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Member says Jan. 6 committee still trying to determine what Trump knew before attack

Illinois Republican Rep. Adam Kinzinger questions witnesses during

Illinois Republican Rep. Adam Kinzinger questions witnesses during a House Committee on Foreign Affairs hearing in September 2020. Credit: Pool / TNS / Kevin Dietsch

A Congressional committee investigating the Jan. 6 insurrection at the U.S. Capitol has already uncovered a "powerful and substantive narrative" of that day and is still looking into what former President Donald Trump may have known about the event beforehand, a Republican committee member said Sunday.

Rep. Adam Kinzinger (R-Ill.), one of only two GOP members of the U.S. House of Representatives’ select committee investigating the attack, said he wants more information on "what did the president know about Jan. 6 leading up to Jan. 6."

"What's important is — it's the difference between was the president absolutely incompetent or a coward on the 6th when he didn't do anything, or did he know what was coming? And I think that's a difference between incompetence with your oath and possibly criminal," Kinzinger said on NBC’s Meet The Press.

Officials spoke Sunday around the anniversary of the deadliest domestic attack on Congress in history, in which thousands of pro-Trump supporters marched to the Capitol building to try to prevent Congress from certifying Joe Biden’s presidential win.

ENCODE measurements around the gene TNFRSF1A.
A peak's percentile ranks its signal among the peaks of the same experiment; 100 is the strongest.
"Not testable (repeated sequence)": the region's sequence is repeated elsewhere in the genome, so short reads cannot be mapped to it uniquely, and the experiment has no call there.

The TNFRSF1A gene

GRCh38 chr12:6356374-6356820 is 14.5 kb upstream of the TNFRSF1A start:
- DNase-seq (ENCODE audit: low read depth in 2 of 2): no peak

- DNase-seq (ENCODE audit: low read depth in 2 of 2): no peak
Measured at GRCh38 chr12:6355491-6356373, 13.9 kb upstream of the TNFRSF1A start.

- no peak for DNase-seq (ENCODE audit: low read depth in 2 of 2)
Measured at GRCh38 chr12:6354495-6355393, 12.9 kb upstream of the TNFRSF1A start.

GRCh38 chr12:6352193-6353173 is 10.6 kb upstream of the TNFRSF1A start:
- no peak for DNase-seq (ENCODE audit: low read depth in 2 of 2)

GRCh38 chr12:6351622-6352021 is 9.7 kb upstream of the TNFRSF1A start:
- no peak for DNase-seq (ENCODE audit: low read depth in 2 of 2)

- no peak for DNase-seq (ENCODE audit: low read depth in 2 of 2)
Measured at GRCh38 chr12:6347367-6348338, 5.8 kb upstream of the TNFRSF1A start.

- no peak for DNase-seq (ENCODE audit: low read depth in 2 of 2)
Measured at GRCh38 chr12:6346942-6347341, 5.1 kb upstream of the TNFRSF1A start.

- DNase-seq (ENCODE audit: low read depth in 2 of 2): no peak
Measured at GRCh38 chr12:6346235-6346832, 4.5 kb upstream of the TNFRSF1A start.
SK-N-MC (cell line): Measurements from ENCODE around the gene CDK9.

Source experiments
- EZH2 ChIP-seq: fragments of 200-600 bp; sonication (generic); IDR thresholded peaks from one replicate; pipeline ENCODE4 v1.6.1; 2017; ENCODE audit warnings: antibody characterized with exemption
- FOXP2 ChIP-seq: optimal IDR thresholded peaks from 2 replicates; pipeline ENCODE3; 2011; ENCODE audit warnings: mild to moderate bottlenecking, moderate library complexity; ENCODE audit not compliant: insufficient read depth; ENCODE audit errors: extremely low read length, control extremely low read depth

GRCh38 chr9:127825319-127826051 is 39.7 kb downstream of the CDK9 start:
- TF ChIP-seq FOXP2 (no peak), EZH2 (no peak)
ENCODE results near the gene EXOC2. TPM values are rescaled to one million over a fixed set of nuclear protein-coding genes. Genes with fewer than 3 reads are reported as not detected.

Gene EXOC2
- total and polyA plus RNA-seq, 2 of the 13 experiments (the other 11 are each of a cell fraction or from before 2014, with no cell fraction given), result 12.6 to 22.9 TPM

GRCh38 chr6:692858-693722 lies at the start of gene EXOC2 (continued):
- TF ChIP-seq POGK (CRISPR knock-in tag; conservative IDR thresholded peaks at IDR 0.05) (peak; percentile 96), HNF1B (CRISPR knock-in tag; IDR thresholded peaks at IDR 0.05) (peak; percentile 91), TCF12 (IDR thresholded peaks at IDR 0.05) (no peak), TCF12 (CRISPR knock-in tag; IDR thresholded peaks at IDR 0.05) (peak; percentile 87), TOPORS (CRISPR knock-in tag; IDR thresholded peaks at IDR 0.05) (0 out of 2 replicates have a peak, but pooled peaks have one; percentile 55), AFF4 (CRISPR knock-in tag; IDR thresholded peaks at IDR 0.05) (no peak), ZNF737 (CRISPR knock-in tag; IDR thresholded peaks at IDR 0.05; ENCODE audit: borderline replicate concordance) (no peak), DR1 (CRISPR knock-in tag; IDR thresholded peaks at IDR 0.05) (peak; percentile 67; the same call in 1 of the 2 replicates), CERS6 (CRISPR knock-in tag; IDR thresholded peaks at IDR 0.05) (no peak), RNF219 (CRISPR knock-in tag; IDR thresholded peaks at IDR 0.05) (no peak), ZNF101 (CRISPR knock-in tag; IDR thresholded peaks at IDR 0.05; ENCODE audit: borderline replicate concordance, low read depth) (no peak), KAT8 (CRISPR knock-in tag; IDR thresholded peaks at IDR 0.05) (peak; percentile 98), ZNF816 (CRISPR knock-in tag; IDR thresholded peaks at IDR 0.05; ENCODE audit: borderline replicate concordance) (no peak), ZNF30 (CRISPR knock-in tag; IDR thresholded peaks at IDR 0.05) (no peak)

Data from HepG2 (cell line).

At least seven people died in connection to the attack, including police officers who served that day, according to a bipartisan Senate report released this summer.

More than 700 people have been arrested in connection to the attack, according to the U.S. Department of Justice.

The claims of voter fraud that propelled rioters to the capitol had no evidence behind them, officials said.

Last year during impeachment hearings, Trump attorney Michael van der Veen told Congress that Trump did not incite violence on Jan. 6 or before, and Trump "explicitly told the crowd that he expected the protest outside of the Capitol to be peaceful and patriotic."

Sen. Mike Rounds (R-S.D.), a member of the Foreign Relations and Armed Services Committees, said Sunday on ABC’s "This Week" that officials examined more than 60 accusations of electoral fraud and determined "none of the irregularities . . . would have risen to the point where they would have changed the vote outcome in a single state."

"The election was fair, as fair as we have seen. We simply did not win the election, as Republicans, for the presidency," Rounds said."

Rep. Jamie Raskin (D-Md.), who is also on the Jan. 6 committee, called it a "violent attack on the peaceful transfer of power coordinated with an attempted political coup by an outgoing president."

"The question is to what extent" Trump was in organizing the attack, Raskin said on ABC's "This Week" of Trump.

Raskin said the "overwhelming majority" of people have participated in the investigation, "and we're really connecting all of the dots."

Part of the committee’s work will be proposing related reforms, including potentially to strengthen security at the U.S. Capitol, improve voting rights and block gerrymandering, Raskin said.

House Speaker Nancy Pelosi, on CBS' "Face The Nation," said strengthening voting rights would be "as vital as any legislation we could ever pass," especially as Republican statehouses around the country have passed election laws suppressing the vote. She called that tactic "a continuation" of Jan. 6 efforts to undermine democracy.

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